A Bloody Setback for China’s Africa Surge
Beijing learns that peacekeeping is dangerous
by KEVIN KNODELL
On May 31, a rocket attack in the Water Tower neighborhood of the Malian town of Gao struck Chinese peacekeepers. The attack killed 29-year-old First Sgt. Shen Lianlian and injured several of his fellow soldiers. A separate strike the same day killed one French national and two Malians.
Beijing dispatched an investigative team of soldiers and diplomats to Gao. China’s ambassador to Mali, Lu Huiying, told Chinese media the team is to assist the United Nations as it probes the attack.
The U.N. peacekeeping mission in Mali is currently the most dangerous in the world.
In addition to monitoring the shaky detente between the Malian military and northern Taureg rebels, peacekeepers must contend with Al Qaeda in the Islamic Maghreb. The terrorist group is a wildcard that doesn’t play by any of the rules the other actors do.
Eighty-one peacekeepers have died in Mali since the mission began in 2013. Shen is the first Chinese fatality.
Historically, the Chinese military has sent medical personnel and engineers to Africa in support roles. However, the nature and structure of China’s peacekeeping missions are changing — in both size and the ability to fight.
Beijing’s deployment to Mali in 2013 brought a much larger combat component than previous Chinese peacekeeping missions.
In 2015, China deployed an infantry battalion to South Sudan. It is Beijing’s largest troop deployment — combat ready or otherwise — to a U.N. mission to date. The 700-troop contingent is equipped with drones, armored fighting vehicles, mortars and heavy machine guns.
In May 2015, the Chinese troops got their first taste of action when they intervened to stop a riot in one of three refugee camps near their barracks in the South Sudanese capital of Juba. The riot resulted in two deaths and around 100 injuries before the Chinese troops stopped it.
“China has gone from being a nation that voiced its opposition to international peacekeeping efforts to one that has committed a fully equipped infantry battalion, whose troop strength and capabilities equal that of a reinforced battalion in time of war,” analyst Cindy Hurst wrote in a special essay the May 2016 issue of O.E. Watch, the monthly newsletter of the U.S. Army’s Foreign Military Studies Office.
“This change of heart has many observers questioning China’s possible intentions and motives.”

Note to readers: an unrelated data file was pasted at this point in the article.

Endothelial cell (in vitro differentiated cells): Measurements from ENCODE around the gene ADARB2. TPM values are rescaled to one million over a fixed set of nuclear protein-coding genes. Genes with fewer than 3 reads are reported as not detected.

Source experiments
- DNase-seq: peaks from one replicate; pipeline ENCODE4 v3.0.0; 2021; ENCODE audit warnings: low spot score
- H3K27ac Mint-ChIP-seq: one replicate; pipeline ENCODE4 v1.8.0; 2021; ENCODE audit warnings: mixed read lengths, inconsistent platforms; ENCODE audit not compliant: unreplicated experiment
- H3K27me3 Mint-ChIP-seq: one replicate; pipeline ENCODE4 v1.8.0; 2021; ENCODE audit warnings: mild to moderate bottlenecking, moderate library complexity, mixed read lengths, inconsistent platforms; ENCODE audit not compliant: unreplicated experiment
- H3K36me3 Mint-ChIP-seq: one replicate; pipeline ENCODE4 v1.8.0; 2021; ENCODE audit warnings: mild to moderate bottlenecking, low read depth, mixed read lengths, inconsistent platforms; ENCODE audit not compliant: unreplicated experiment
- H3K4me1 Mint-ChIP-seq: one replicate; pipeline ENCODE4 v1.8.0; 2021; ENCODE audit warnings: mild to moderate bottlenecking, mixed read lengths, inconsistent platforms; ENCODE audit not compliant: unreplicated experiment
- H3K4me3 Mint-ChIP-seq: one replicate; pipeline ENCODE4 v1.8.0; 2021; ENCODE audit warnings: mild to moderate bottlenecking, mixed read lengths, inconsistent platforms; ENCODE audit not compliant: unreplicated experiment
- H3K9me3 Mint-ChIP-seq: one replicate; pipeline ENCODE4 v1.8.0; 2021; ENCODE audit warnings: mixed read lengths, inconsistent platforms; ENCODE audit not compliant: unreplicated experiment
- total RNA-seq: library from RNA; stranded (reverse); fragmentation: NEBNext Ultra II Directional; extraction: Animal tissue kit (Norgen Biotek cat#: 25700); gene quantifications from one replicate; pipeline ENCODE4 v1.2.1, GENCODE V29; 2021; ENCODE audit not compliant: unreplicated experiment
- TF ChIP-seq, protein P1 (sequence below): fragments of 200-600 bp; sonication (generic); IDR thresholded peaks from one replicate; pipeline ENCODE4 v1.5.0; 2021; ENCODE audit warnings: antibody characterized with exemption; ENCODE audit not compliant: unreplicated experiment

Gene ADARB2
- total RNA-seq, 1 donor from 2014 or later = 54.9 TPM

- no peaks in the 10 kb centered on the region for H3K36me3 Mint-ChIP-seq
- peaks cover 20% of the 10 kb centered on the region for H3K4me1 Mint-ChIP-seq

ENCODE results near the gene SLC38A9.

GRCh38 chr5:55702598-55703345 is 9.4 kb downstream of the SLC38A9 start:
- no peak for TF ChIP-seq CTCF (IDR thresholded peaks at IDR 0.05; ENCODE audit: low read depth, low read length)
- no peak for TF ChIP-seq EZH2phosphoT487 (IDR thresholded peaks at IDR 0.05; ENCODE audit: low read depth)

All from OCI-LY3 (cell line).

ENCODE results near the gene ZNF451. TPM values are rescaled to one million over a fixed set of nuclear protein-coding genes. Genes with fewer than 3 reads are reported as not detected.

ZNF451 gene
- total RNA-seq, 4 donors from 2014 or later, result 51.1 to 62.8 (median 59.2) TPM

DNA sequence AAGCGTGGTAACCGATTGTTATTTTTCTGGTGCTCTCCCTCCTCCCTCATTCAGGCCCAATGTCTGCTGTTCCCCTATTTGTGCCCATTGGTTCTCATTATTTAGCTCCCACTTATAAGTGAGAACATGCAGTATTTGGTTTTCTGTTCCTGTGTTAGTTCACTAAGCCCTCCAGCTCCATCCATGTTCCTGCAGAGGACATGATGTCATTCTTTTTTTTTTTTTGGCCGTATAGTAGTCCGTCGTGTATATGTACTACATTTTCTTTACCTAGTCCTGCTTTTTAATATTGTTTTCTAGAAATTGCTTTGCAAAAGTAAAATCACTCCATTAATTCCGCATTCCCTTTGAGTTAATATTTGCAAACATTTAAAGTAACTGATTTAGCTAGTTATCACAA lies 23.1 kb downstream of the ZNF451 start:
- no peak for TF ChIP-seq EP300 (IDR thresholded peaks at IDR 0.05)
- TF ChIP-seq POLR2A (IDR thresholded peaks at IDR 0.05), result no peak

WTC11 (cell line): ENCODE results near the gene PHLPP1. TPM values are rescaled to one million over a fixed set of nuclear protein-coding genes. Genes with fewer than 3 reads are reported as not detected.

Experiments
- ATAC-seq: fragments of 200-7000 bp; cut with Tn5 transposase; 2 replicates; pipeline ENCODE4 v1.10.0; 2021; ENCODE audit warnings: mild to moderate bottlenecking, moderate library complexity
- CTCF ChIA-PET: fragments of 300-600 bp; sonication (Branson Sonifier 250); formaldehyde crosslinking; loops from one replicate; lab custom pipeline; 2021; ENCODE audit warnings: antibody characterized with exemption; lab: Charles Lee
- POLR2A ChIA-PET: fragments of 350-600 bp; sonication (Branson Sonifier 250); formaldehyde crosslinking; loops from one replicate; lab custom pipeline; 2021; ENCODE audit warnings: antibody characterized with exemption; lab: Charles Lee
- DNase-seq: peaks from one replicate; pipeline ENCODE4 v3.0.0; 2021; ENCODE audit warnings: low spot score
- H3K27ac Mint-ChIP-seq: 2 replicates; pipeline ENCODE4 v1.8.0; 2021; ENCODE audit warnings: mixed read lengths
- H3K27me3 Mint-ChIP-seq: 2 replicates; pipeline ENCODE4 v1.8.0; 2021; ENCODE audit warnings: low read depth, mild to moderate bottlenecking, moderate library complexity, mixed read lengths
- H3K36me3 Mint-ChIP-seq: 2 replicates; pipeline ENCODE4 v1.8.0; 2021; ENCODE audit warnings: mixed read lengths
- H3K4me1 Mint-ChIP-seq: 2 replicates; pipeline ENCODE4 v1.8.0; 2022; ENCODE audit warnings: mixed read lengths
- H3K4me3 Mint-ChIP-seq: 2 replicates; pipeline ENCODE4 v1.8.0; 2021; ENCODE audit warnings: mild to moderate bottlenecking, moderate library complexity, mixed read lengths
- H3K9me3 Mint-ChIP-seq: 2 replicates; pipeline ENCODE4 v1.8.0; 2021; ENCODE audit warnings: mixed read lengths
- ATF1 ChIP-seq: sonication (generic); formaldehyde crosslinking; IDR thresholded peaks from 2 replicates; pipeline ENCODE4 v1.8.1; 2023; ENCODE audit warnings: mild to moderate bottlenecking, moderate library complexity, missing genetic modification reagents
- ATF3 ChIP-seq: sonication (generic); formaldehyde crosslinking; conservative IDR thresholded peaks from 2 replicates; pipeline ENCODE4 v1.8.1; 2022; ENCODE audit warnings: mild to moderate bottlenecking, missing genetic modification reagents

Chinese officials typically tout a policy of non-interference in the politics of African nations. However, there are occasional signs of shrewd politicking.
After the Liberian civil war, China deployed military engineers to build roads and infrastructure in the small west African Nation — conspicuously after Monrovia dropped its diplomatic recognition of Taiwan.
Many commentators have been particularly critical of Chinese policy in both Sudan and South Sudan, both places China has sent peacekeepers. Chinese weapons have routinely been spotted in South Sudan. And human rights groups have accused China of running interference for Sudan during the height of the Darfur Genocide.
Beijing eventually agreed to authorize a peacekeeping mission in the Darfur region — and even sent troops. But the presence of Chinese peacekeepers angered several Darfuri rebel groups. Some rebels threatened to attack them, though thus far no Chinese troops have died in Darfur.
China has deep economic interests in both Sudans, having invested billions of dollars in their energy infrastructures, particularly oil production. Out of five major oil consortiums in Sudan and South Sudan, the state-owned China National Petroleum Corporation is the majority stakeholder in at least three of them, according to O.E. Watch.
“While oil plays a significant role in the economies of both Sudans, it is equally important to China, which must find the right balance between diplomacy and security in its international relationships to ensure supplies of critical resources do not dry up,” Hurst wrote.
At times, these facilities have come under attack.
“With the growing numbers of Chinese living in Africa, they become more and more subject to negative incidents, just like Westerners,” former U.S. diplomat David Shinn told War Is Boring last year. “[China is] finding that they have to be somewhat more innovative in the way that they protect their own interests and nationals on the continent.”
Last year, China signed a 10-year leasing agreement with Djibouti — a country that hosts a sizable U.S. military presence — to build Beijing’s first military logistics hub on the continent. It was a major milestone for the Chinese military, which until now has not maintained sizable overseas bases.
But Shen’s death is a wake-up call for Beijing. Though China stands to gain tremendously in its ever-growing engagement with Africa, it’s not without risks. Or losses.
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